Majelis Ulama Indonesia, the official state-organised Indonesian Council of Islamic Scholars, which opened an office in Dili in 1982.


Small room set aside for prayer, especially important when the mosque is situated too far away to attend regularly.


Non-government organisation (During the New Order era NGOs often took on functions usually carried out by governments in democratic societies).

Operation Flamboyan

Organised by Major General Benny Murdani to prepare for the invasion of Dili, in which the ground troops were led by Colonel Dading.

Operation Komodo

Intelligence operation to achieve the peaceful integration of East Timor, led by Ali Murtopo and commencing its operations in April 1974.

Operation Seroja

Invasion operation that ended in March 1979 when Fretilin was defeated as a fighting force and most East Timorese had been captured or forced to surrender.


State ideology of Indonesia, consisting of Five Principles (Belief in one God; A just and civilised society, including respect for all people; Unity of Indonesia; Democracy led by representatives of the people; Social justice for all).

panti asuhan

Institution for the care of orphans and children of poor families.


inhabitants of Irian Jaya (West Irian), called Papua in recent years.


Institution where Muslim students (santri) live while receiving instruction, with an emphasis on religious teaching.


Provisional Government of East Timor.


Partai Komunis Indonesia (Communist Party of Indonesia).


Kelompok Kerja untuk Kesejahteraan dan Pendidikan Masyarakat Madani (Working Group for the Welfare and Education of East Timorese), an NGO based in Jakarta.


Panti Penyantunan Anak Taruna Negara, an institution in Bandung run by the Department of Social Welfare to care for wards of state and destitute children.

St Thomas

Childcare institution near Semarang, Central Java run by the ADKS order of nuns.


Tenaga Bantuan Operasi (Staff Assisting Operations).


Since independence the official language of East Timor, along with Portuguese.

Tiara Foundation

Owned by Siti Hardiyanti Indra Rukmana, the daughter of Suharto, which supported the Depnaker-organised training and work scheme to send unemployed East Timorese youths to Indonesia in the 1990s.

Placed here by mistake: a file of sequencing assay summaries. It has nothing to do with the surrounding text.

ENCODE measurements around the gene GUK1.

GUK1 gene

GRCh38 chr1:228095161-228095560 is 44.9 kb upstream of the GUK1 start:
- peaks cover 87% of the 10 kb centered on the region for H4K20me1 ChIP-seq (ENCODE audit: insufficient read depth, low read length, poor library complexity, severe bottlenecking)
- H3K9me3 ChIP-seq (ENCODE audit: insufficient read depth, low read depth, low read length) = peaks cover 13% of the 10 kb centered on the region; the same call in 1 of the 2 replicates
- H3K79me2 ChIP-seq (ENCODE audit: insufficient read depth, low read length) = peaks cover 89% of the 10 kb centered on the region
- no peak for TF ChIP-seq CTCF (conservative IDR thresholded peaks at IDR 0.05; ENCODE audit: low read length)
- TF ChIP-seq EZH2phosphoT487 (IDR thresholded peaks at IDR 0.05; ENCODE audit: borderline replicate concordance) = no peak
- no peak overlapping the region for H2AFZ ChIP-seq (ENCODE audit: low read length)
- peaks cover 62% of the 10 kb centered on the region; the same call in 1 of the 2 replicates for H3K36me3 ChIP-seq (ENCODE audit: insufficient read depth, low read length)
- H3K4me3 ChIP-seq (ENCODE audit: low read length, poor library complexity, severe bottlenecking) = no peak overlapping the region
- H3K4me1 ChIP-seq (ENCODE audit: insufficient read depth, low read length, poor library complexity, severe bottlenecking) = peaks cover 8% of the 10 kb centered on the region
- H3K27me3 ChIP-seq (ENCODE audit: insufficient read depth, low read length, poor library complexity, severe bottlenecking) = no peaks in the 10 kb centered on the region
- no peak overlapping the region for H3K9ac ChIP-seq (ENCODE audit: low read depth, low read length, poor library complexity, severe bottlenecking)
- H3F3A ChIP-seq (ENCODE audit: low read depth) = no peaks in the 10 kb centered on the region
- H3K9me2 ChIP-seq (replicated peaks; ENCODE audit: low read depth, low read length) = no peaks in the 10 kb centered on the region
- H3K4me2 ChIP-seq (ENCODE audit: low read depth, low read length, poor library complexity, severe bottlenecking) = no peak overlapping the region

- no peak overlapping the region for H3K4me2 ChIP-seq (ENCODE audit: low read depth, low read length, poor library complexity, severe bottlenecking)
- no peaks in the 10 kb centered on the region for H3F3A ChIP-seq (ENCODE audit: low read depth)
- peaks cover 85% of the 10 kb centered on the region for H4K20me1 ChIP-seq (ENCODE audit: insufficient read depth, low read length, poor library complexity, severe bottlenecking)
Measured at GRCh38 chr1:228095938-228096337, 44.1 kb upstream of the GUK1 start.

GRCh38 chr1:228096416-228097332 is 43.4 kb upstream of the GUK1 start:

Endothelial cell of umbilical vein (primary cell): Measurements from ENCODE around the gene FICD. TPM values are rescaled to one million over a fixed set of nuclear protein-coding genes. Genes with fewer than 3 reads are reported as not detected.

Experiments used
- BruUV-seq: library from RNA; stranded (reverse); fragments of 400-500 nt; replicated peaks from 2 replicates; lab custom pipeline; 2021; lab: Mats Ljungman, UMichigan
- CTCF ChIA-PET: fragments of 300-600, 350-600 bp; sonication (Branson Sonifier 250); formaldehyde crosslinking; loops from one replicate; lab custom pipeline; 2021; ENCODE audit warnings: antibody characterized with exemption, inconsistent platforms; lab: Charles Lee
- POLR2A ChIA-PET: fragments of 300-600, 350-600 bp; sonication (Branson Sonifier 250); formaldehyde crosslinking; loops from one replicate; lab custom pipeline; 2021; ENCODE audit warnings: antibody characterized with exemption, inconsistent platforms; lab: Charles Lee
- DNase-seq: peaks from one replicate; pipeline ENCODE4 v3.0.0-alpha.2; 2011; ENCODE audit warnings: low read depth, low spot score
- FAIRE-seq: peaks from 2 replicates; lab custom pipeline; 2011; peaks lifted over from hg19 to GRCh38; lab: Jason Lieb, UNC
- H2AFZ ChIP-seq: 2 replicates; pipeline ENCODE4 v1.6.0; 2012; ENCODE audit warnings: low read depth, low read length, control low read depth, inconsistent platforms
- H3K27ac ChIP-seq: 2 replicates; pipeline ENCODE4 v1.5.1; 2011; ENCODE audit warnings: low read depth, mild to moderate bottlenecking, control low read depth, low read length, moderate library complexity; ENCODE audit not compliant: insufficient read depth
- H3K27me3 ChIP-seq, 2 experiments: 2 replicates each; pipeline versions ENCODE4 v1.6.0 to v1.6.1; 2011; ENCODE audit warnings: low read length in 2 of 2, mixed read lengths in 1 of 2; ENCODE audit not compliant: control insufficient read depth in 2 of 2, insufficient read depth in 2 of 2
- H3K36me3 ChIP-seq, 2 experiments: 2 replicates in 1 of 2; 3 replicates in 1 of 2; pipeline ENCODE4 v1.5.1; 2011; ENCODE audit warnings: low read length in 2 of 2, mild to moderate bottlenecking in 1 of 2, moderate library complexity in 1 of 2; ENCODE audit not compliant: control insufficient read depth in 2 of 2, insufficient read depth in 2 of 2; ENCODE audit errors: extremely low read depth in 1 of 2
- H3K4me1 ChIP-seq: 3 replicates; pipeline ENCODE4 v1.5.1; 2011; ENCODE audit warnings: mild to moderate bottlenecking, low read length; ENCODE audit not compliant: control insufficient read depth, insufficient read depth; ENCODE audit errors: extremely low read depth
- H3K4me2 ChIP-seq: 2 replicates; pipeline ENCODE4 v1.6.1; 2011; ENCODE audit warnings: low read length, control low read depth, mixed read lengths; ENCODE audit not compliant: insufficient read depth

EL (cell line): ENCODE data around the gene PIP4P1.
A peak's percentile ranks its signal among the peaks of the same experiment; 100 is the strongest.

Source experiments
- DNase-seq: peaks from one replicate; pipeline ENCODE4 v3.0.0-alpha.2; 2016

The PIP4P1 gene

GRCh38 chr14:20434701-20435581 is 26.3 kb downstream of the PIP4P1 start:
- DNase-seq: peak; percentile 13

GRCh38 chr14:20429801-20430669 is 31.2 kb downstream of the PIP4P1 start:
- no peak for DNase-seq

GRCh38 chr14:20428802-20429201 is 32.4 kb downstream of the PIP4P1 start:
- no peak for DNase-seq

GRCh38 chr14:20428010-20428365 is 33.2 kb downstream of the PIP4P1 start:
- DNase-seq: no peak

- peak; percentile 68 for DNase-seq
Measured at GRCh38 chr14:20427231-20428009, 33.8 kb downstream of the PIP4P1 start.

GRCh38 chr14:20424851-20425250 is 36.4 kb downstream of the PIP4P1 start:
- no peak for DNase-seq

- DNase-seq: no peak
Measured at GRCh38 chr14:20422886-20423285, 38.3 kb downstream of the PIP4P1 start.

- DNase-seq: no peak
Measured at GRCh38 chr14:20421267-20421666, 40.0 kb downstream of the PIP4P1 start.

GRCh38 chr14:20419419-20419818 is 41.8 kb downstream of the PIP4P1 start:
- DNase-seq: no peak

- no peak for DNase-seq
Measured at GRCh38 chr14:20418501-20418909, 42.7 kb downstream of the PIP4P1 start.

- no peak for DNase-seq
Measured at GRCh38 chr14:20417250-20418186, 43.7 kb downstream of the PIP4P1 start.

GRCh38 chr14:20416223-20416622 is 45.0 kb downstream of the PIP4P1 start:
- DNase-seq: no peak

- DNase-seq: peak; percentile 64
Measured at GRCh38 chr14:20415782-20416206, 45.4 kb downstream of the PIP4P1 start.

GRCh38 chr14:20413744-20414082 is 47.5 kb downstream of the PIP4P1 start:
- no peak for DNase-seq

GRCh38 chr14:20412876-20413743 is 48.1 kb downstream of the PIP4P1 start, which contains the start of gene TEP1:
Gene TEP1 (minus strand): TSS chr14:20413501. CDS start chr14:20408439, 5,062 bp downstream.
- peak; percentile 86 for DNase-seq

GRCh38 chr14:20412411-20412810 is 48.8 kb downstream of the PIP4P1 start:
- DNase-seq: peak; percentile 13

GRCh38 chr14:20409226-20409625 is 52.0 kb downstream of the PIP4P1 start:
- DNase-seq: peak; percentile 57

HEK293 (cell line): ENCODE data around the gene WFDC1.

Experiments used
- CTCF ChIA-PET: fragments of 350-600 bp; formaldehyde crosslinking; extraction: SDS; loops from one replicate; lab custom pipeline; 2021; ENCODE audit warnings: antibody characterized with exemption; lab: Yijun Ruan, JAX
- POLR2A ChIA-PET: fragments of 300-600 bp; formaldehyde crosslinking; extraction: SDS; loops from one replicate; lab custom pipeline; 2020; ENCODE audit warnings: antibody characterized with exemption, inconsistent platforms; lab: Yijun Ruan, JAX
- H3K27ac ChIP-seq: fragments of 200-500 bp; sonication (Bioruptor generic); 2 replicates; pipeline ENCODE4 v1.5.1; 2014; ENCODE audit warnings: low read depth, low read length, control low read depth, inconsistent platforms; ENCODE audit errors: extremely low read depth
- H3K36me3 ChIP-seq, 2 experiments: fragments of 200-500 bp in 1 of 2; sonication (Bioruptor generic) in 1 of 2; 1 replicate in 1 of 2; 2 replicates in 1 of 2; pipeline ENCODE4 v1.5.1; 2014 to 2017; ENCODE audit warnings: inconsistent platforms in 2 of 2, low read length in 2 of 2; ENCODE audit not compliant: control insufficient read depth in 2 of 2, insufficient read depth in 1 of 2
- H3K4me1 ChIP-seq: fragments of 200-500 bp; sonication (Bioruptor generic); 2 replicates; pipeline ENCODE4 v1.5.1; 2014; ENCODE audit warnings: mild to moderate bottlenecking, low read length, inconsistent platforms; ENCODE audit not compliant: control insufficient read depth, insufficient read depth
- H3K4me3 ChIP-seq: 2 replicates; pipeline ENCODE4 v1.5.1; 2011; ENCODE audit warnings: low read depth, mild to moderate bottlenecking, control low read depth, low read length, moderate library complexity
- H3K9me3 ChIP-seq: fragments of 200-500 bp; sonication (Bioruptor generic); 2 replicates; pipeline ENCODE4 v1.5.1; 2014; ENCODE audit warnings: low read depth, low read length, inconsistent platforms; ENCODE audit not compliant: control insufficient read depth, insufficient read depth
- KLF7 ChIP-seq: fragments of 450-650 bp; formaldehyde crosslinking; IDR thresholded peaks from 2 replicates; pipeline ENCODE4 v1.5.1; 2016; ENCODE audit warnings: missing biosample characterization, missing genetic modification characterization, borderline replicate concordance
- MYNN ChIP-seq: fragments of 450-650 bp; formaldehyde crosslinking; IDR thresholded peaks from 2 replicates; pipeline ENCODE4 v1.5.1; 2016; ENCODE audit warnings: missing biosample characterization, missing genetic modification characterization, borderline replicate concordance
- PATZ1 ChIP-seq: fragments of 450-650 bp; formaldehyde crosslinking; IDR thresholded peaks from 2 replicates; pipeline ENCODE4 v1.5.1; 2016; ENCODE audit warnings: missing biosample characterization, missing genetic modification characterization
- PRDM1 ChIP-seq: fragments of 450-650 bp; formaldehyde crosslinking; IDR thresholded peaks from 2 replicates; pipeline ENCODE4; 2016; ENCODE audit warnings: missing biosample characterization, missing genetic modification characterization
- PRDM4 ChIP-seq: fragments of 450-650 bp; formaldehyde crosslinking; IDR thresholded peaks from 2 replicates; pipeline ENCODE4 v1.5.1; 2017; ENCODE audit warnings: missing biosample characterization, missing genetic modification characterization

Labour Party, formed in 1974 in Portuguese Timor, which joined with Apodeti and UDT to sign the Balibo Declaration.


Indonesian government internal migration scheme which sent landless peasants from overcrowded Java and Bali to develop outlying areas of the archipelago, including East Timor (The program often had political overtones as it brought into areas such as East Timor a population assumed to be more loyal to the central government, but conflict often arose because of cultural and religious differences between the locals and transmigrants, and also over land rights).


União Democratica Timorense (Timorese Democratic Union), which initially supported continued association with Portugal and later chose integration.


Office of the United Nations High Commissioner for Refugees.


United Islamic Centre of East Timor, established by indigenous East Timorese Muslims.


United Nations Transitional Administration in East Timor, established 1999 after the referendum to administer the territory until independence May 2002.


United Nations Mission in East Timor, established 11 June 1999 and ended 25 October 1999.


Yayasan Kesejahteraan Islam Nasrulla, the DDII supported foundation that organised the transfer of Timorese children to institutions in Indonesia.

Cite this chapter as: van Klinken, Helene. 2011. Glossary. In Making Them Indonesians: Child Transfers out of East Timor. Melbourne: Monash University Publishing. Pp. 187-190.

Making Them Indonesians: Child Transfers out of East Timor

   by Helene van Klinken